NEW YORK — It was like a death in the family for Brooklyn baseball fans when their beloved Dodgers left the borough behind in 1957 for the California coast.
Times were grim for Brooklyn back then. Residents were leaving en masse for the suburbs. Crime was on the rise. And there was little hope that the borough's plight would improve.
"When the Dodgers left, it was another punch in the face to the fact that Brooklyn's best days may not be ahead, but may have been behind us," said Brooklyn Borough President Marty Markowitz, who was 12 years old at the time. "It was depressing."
After decades without a professional sports team, New York City's ascendant borough hit the major leagues again on Friday with the opening of the Brooklyn Nets' new arena. The state-of-the-art, 18,000-seat arena will be officially christened Sept. 28 with a rap concert by Nets co-owner and native Brooklynite Jay-Z.
Supporters cheered Friday as the lights were turned on during a ribbon-cutting ceremony.
"This is going to send a loud and clear message that Brooklyn has arrived as a center of exciting entertainment, thrilling big time sports and thriving commerce," New York City Mayor Michael Bloomberg told the crowd.
Developer Bruce Ratner said he was glad the arena is finally open after its completion was delayed by multiple lawsuits and by the economic downturn. Both men said the project has already created more than 1,500 jobs.
The austere-looking arena is ringed by steeply raked black seats and bright digital banners. The polished, herringbone-patterned wood floor displays the Nets' new black-and-white logo, designed by Jay-Z, in the middle.
Just as the Dodgers' departure was a harbinger of difficult times ahead, the opening of the Barclays Center is a symbol of Brooklyn's astonishing rise in recent years as a sought-after destination for people from all over the globe.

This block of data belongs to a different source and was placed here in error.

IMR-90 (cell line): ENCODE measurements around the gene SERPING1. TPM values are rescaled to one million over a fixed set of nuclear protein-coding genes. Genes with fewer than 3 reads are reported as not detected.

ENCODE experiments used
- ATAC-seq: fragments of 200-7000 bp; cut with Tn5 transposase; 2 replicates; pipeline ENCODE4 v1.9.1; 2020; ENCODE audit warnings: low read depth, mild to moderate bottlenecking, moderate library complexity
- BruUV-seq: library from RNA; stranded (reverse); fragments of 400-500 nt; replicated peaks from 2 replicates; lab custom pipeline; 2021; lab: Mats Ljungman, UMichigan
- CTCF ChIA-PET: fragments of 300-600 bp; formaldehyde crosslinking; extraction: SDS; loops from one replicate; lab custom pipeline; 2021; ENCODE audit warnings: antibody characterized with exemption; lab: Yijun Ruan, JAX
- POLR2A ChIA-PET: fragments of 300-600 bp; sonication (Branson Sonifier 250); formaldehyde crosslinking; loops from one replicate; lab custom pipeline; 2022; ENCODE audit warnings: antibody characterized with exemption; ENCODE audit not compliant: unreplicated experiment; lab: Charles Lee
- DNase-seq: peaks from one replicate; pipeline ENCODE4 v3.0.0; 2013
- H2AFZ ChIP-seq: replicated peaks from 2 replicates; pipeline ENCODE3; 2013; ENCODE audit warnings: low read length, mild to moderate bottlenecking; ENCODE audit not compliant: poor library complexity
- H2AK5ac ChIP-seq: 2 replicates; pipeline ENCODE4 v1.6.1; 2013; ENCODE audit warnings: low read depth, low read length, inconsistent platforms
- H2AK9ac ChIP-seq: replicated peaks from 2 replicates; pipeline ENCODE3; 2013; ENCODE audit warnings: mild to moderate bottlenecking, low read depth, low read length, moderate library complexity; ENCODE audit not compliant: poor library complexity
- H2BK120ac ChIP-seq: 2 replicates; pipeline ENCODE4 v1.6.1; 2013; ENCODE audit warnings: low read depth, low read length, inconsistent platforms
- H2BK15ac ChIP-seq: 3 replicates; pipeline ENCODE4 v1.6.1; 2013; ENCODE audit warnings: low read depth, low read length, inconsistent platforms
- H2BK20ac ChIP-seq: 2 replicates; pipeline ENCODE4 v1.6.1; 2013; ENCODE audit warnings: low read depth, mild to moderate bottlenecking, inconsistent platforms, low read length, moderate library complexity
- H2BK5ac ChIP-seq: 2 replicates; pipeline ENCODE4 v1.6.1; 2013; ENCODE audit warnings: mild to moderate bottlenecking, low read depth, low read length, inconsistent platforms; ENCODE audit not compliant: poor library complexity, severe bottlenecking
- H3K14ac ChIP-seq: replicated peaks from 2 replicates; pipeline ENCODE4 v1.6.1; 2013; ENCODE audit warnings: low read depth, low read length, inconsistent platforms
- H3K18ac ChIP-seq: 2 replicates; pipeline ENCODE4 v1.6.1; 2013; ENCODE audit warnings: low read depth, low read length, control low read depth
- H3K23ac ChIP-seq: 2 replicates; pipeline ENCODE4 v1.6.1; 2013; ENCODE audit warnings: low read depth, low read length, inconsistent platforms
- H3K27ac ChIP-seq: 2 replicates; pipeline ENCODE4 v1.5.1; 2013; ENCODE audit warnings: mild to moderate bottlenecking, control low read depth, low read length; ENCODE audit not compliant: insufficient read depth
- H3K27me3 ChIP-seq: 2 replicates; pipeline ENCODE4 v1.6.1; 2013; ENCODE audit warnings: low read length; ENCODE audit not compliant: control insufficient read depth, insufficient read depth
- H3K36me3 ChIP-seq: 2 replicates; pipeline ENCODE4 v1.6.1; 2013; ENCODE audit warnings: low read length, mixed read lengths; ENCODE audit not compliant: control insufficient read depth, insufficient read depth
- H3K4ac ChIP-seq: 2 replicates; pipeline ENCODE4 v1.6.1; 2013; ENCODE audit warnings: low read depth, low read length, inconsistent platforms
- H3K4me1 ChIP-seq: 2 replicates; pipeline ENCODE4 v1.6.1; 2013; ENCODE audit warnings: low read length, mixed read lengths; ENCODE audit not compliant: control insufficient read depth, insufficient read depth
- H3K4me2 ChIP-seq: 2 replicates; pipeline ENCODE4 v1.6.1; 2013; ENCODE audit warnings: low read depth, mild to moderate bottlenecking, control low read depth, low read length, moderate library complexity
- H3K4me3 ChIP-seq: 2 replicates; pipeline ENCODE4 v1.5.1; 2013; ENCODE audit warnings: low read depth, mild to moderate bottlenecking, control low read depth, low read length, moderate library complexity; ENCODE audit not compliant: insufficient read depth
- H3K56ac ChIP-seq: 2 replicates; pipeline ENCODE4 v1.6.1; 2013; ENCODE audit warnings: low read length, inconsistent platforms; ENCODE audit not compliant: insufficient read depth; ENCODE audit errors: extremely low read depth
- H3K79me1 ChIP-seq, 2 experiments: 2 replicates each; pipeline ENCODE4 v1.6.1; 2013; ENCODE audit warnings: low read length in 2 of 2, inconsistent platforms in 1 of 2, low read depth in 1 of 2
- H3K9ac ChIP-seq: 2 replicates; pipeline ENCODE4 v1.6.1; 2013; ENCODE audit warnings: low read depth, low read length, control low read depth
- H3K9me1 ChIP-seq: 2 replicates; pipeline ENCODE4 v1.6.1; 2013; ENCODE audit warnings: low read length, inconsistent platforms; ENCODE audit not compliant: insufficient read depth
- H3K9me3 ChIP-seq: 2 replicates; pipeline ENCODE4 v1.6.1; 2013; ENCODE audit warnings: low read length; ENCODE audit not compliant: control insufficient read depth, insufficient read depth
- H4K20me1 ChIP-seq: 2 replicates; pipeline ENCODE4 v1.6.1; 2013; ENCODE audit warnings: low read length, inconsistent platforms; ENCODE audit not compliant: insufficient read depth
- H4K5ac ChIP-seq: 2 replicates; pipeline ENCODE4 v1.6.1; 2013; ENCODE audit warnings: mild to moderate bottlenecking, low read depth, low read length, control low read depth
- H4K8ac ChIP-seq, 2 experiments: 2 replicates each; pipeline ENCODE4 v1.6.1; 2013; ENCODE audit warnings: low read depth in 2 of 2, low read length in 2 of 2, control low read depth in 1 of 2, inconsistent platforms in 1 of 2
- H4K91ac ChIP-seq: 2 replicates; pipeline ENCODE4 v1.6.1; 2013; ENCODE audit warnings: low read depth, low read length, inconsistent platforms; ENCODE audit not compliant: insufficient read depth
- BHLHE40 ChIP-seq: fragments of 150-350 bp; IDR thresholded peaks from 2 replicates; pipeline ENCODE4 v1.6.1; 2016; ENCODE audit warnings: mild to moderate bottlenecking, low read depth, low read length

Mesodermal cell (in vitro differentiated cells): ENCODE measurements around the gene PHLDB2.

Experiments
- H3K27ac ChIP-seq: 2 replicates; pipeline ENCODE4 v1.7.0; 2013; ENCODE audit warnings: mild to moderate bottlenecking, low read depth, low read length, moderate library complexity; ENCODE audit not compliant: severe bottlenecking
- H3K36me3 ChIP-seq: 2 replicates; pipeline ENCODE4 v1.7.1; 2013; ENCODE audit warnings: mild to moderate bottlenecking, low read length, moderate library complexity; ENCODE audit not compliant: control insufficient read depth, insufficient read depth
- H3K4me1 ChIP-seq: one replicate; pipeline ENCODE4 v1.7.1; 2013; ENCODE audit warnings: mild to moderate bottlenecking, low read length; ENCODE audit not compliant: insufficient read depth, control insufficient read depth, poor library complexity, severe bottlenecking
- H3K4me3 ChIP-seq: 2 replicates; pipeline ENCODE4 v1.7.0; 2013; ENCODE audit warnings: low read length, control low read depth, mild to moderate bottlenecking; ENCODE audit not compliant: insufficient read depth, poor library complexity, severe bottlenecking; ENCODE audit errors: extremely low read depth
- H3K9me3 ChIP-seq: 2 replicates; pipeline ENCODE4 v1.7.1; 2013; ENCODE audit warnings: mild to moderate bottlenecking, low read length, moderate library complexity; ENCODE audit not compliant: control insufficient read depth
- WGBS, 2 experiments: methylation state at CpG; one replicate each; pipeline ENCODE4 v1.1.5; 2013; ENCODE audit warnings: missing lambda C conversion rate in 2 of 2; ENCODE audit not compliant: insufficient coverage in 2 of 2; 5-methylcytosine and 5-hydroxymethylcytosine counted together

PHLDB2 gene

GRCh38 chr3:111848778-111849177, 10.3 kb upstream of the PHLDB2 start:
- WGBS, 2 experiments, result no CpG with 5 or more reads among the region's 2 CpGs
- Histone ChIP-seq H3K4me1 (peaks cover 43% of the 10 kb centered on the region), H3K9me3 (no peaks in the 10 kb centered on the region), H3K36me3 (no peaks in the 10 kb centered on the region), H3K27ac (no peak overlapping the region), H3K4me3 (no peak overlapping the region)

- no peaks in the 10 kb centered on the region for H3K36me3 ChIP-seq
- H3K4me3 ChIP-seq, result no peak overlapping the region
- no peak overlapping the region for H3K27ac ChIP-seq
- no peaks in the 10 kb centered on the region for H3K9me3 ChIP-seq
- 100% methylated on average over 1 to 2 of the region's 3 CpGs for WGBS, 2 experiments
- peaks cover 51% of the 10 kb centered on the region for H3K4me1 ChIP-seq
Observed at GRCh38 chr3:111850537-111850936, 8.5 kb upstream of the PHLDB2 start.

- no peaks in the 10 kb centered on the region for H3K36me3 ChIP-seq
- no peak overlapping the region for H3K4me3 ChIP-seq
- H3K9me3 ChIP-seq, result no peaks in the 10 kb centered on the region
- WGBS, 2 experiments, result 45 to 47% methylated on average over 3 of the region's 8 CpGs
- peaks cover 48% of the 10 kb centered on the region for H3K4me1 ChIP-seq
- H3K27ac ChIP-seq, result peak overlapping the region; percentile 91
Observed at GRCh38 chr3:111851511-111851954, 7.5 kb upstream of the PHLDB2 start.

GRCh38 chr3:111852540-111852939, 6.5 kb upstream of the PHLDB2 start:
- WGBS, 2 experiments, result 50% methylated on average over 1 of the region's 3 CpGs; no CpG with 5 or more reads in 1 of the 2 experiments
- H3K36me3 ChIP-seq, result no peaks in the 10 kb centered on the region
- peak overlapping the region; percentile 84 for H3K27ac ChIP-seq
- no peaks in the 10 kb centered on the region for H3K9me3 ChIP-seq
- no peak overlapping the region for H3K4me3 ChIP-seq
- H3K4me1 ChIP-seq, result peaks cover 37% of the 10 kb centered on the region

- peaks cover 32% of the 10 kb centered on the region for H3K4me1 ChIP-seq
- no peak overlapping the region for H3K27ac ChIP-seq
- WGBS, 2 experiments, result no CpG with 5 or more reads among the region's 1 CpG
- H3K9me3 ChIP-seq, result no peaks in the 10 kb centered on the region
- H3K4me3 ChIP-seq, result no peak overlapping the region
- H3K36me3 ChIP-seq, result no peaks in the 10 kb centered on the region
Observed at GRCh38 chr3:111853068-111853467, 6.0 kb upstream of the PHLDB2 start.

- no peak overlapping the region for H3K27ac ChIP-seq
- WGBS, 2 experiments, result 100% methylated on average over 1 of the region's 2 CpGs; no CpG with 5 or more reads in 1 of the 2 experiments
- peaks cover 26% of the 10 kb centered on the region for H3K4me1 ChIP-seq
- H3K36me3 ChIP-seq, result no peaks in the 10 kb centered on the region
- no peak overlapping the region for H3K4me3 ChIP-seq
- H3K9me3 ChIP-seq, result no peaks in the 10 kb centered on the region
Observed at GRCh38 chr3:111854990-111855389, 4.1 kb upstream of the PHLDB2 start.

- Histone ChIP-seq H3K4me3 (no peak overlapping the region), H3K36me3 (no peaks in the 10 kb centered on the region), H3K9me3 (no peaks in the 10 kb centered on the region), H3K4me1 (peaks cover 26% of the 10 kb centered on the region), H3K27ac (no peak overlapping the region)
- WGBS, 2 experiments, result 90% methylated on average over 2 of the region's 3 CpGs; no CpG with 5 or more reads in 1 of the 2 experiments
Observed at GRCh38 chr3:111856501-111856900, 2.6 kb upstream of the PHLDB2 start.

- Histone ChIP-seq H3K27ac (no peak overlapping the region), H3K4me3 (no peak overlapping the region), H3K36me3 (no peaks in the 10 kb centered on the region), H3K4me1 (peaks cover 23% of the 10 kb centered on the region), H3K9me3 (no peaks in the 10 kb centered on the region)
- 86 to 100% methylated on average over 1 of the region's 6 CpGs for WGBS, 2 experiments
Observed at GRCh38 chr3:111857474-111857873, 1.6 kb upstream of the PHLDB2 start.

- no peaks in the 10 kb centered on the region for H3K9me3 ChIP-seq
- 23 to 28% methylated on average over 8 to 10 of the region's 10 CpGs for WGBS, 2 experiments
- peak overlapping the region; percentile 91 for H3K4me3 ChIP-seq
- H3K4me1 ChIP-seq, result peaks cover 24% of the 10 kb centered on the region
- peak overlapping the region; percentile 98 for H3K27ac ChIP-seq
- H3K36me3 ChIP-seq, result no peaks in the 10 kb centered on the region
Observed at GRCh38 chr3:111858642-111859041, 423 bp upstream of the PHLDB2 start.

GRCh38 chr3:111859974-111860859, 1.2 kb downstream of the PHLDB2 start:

Basketball is now the sport du jour here, not baseball. And in a stroke of irony, the new stadium was built directly across the street from the spot where Dodgers President Walter O'Malley wanted to erect a new ballpark to replace Ebbets Field, the team's home that was later demolished.
"When they left, that's when I washed my hands of baseball," said 72-year-old Fred Wilken, who was so distraught by the loss of his hometown team that he stopped watching sports altogether. "For years we supported them, we came down here. And then all of a sudden they decide to leave."
The Dodgers were the golden thread that tied Brooklyn together in those days. The fabric of the team was woven into the neighborhood.
About two miles from the new Nets' Arena, the hallowed ground where Ebbets Field once stood is now a massive brick apartment building in a neighborhood of Caribbean immigrants.
"We still haven't gotten over it," admitted Ron Schweiger, Brooklyn's official borough historian, whose basement is stuffed with Dodgers memorabilia. "I tend to think they never moved. They're on an extended road trip."
Why O'Malley moved the team from Brooklyn to Los Angeles after the 1957 season was, at its core, a question of dollars and cents. O'Malley wanted the city to help subsidize the new stadium, and the city refused. Fast-forward to the present: the $1 billion Barclays Center has received millions in public money.
With its deliberately rusted steel exterior, the new arena looks like a spaceship that cruised in for a landing in Brooklyn's busiest transportation and shopping hub. There are chain stores galore. A Modell's sporting apparel store across the street is stocked with racks full of team apparel emblazoned with the new logo designed by Jay-Z himself. Rivalry-stirring T-shirts proclaim: "New York Divided."